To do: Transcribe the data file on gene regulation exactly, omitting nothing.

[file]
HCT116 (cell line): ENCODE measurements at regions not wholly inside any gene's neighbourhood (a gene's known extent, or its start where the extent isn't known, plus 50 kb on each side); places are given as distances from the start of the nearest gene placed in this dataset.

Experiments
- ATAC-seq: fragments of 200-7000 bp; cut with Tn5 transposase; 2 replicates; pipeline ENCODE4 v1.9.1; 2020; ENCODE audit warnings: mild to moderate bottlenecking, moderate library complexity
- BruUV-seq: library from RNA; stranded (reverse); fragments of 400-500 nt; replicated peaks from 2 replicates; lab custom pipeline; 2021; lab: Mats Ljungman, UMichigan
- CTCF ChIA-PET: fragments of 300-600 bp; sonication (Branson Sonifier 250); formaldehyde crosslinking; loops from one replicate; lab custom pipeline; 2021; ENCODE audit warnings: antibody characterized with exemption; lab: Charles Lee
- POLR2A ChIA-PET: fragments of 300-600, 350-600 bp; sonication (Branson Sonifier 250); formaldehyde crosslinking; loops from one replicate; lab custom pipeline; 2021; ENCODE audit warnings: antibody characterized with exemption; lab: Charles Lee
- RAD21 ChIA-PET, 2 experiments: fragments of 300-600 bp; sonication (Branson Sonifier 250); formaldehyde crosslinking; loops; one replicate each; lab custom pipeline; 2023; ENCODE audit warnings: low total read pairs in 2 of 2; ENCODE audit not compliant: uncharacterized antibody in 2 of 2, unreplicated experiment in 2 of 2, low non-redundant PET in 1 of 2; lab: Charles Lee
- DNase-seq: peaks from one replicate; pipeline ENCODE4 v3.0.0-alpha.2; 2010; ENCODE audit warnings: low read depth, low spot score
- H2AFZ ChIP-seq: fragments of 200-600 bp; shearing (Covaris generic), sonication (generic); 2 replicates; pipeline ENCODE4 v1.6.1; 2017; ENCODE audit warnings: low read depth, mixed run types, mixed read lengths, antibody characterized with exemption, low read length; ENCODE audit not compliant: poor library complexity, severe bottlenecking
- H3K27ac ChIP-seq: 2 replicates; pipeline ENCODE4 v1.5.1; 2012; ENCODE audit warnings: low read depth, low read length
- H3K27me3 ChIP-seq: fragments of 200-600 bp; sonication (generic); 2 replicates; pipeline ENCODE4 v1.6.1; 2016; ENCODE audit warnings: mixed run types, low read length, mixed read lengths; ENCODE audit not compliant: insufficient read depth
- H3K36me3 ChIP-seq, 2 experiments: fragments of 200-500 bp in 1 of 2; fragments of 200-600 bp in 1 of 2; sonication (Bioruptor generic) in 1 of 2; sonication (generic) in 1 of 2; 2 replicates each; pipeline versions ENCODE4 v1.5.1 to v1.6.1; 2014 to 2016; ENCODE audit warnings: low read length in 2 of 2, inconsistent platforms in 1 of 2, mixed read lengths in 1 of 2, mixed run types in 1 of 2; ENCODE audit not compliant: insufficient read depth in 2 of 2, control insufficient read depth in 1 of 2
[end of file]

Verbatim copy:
HCT116 (cell line): ENCODE measurements at regions not wholly inside any gene's neighbourhood (a gene's known extent, or its start where the extent isn't known, plus 50 kb on each side); places are given as distances from the start of the nearest gene placed in this dataset.

Experiments
- ATAC-seq: fragments of 200-7000 bp; cut with Tn5 transposase; 2 replicates; pipeline ENCODE4 v1.9.1; 2020; ENCODE audit warnings: mild to moderate bottlenecking, moderate library complexity
- BruUV-seq: library from RNA; stranded (reverse); fragments of 400-500 nt; replicated peaks from 2 replicates; lab custom pipeline; 2021; lab: Mats Ljungman, UMichigan
- CTCF ChIA-PET: fragments of 300-600 bp; sonication (Branson Sonifier 250); formaldehyde crosslinking; loops from one replicate; lab custom pipeline; 2021; ENCODE audit warnings: antibody characterized with exemption; lab: Charles Lee
- POLR2A ChIA-PET: fragments of 300-600, 350-600 bp; sonication (Branson Sonifier 250); formaldehyde crosslinking; loops from one replicate; lab custom pipeline; 2021; ENCODE audit warnings: antibody characterized with exemption; lab: Charles Lee
- RAD21 ChIA-PET, 2 experiments: fragments of 300-600 bp; sonication (Branson Sonifier 250); formaldehyde crosslinking; loops; one replicate each; lab custom pipeline; 2023; ENCODE audit warnings: low total read pairs in 2 of 2; ENCODE audit not compliant: uncharacterized antibody in 2 of 2, unreplicated experiment in 2 of 2, low non-redundant PET in 1 of 2; lab: Charles Lee
- DNase-seq: peaks from one replicate; pipeline ENCODE4 v3.0.0-alpha.2; 2010; ENCODE audit warnings: low read depth, low spot score
- H2AFZ ChIP-seq: fragments of 200-600 bp; shearing (Covaris generic), sonication (generic); 2 replicates; pipeline ENCODE4 v1.6.1; 2017; ENCODE audit warnings: low read depth, mixed run types, mixed read lengths, antibody characterized with exemption, low read length; ENCODE audit not compliant: poor library complexity, severe bottlenecking
- H3K27ac ChIP-seq: 2 replicates; pipeline ENCODE4 v1.5.1; 2012; ENCODE audit warnings: low read depth, low read length
- H3K27me3 ChIP-seq: fragments of 200-600 bp; sonication (generic); 2 replicates; pipeline ENCODE4 v1.6.1; 2016; ENCODE audit warnings: mixed run types, low read length, mixed read lengths; ENCODE audit not compliant: insufficient read depth
- H3K36me3 ChIP-seq, 2 experiments: fragments of 200-500 bp in 1 of 2; fragments of 200-600 bp in 1 of 2; sonication (Bioruptor generic) in 1 of 2; sonication (generic) in 1 of 2; 2 replicates each; pipeline versions ENCODE4 v1.5.1 to v1.6.1; 2014 to 2016; ENCODE audit warnings: low read length in 2 of 2, inconsistent platforms in 1 of 2, mixed read lengths in 1 of 2, mixed run types in 1 of 2; ENCODE audit not compliant: insufficient read depth in 2 of 2, control insufficient read depth in 1 of 2